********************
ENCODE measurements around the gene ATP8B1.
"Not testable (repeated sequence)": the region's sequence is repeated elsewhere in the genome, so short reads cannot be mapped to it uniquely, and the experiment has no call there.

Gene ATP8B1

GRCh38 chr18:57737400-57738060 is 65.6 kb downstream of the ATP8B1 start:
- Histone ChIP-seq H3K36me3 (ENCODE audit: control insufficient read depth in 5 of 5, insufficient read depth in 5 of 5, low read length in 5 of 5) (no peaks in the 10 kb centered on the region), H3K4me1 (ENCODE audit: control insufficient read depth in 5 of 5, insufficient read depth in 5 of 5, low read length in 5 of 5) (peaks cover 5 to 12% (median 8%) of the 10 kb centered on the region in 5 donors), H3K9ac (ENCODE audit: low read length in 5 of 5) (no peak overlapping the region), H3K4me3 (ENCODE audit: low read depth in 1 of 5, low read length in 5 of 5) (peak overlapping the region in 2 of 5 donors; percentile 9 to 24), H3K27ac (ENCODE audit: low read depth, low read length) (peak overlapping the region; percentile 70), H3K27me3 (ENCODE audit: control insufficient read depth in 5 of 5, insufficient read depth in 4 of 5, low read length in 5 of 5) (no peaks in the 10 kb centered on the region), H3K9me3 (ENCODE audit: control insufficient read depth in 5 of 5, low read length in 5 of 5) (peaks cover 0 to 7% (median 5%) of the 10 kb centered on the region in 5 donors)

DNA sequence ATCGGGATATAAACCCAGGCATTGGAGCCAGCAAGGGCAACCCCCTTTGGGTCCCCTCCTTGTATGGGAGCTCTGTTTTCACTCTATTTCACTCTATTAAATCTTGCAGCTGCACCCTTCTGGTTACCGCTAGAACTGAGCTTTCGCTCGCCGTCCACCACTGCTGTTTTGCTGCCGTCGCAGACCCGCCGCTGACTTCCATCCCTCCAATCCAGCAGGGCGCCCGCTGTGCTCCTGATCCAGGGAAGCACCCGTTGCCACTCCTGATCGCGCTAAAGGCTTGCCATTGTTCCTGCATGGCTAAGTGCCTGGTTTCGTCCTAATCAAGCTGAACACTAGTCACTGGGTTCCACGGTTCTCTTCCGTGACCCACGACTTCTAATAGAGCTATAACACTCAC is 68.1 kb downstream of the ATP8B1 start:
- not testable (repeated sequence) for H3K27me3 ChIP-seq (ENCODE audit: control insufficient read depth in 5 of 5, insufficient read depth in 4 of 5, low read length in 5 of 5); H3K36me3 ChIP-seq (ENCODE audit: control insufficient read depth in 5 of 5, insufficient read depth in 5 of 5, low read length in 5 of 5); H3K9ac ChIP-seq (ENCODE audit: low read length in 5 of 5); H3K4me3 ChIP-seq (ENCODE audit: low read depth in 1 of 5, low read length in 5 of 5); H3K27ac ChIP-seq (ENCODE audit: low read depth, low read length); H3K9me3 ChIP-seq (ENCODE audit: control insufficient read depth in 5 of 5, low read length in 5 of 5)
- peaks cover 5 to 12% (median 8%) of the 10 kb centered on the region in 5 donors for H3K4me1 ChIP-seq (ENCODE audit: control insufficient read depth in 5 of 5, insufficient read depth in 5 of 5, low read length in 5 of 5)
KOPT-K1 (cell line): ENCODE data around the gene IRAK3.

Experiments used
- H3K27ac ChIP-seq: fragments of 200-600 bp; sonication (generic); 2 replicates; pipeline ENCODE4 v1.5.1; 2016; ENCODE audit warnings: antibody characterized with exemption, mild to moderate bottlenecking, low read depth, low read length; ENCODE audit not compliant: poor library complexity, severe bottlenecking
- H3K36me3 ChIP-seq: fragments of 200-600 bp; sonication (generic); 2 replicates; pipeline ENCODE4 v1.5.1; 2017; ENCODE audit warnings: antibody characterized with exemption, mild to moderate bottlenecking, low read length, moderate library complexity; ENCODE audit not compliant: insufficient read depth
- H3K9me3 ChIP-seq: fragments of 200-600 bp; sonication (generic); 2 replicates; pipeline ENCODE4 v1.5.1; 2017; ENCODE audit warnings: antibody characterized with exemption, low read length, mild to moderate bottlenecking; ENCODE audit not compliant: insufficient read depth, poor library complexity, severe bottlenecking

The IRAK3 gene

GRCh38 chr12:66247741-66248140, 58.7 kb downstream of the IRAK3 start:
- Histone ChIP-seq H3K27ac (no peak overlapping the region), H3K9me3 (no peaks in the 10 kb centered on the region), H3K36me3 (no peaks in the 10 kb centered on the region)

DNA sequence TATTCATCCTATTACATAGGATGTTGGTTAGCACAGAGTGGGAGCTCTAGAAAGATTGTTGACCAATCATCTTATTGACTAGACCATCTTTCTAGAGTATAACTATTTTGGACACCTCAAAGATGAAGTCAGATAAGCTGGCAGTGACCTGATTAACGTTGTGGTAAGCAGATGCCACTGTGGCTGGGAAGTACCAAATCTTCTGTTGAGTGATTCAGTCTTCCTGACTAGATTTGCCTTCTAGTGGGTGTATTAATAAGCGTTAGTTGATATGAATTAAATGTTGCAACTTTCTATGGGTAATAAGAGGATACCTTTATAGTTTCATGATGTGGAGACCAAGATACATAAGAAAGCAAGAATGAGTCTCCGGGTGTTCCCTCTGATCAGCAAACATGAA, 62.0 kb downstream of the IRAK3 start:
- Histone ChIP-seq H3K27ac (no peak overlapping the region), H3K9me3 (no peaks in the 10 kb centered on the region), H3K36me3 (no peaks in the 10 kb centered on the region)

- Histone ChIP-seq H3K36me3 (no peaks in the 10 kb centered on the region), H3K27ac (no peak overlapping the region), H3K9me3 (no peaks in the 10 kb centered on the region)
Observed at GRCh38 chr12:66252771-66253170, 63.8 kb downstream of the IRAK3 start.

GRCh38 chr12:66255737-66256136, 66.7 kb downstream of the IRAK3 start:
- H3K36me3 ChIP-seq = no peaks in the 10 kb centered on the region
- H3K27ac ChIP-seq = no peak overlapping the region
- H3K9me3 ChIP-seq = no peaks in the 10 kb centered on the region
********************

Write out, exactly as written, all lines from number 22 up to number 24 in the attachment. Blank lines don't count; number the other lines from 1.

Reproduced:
- H3K36me3 ChIP-seq = no peaks in the 10 kb centered on the region
- H3K27ac ChIP-seq = no peak overlapping the region
- H3K9me3 ChIP-seq = no peaks in the 10 kb centered on the region